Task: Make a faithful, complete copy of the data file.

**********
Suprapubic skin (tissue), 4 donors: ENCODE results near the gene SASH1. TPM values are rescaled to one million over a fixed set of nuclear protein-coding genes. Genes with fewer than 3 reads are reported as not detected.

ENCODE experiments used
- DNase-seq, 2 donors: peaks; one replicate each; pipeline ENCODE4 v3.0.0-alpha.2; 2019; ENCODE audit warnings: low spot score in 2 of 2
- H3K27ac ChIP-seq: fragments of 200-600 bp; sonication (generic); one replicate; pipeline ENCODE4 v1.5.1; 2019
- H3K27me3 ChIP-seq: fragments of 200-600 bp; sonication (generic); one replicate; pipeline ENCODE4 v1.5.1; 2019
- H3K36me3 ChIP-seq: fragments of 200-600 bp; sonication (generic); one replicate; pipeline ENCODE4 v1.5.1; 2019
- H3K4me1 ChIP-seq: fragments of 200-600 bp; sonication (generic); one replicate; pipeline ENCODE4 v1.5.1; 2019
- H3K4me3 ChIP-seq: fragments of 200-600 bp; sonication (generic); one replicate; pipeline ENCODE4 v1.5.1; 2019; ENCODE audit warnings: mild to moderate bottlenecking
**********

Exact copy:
Suprapubic skin (tissue), 4 donors: ENCODE results near the gene SASH1. TPM values are rescaled to one million over a fixed set of nuclear protein-coding genes. Genes with fewer than 3 reads are reported as not detected.

ENCODE experiments used
- DNase-seq, 2 donors: peaks; one replicate each; pipeline ENCODE4 v3.0.0-alpha.2; 2019; ENCODE audit warnings: low spot score in 2 of 2
- H3K27ac ChIP-seq: fragments of 200-600 bp; sonication (generic); one replicate; pipeline ENCODE4 v1.5.1; 2019
- H3K27me3 ChIP-seq: fragments of 200-600 bp; sonication (generic); one replicate; pipeline ENCODE4 v1.5.1; 2019
- H3K36me3 ChIP-seq: fragments of 200-600 bp; sonication (generic); one replicate; pipeline ENCODE4 v1.5.1; 2019
- H3K4me1 ChIP-seq: fragments of 200-600 bp; sonication (generic); one replicate; pipeline ENCODE4 v1.5.1; 2019
- H3K4me3 ChIP-seq: fragments of 200-600 bp; sonication (generic); one replicate; pipeline ENCODE4 v1.5.1; 2019; ENCODE audit warnings: mild to moderate bottlenecking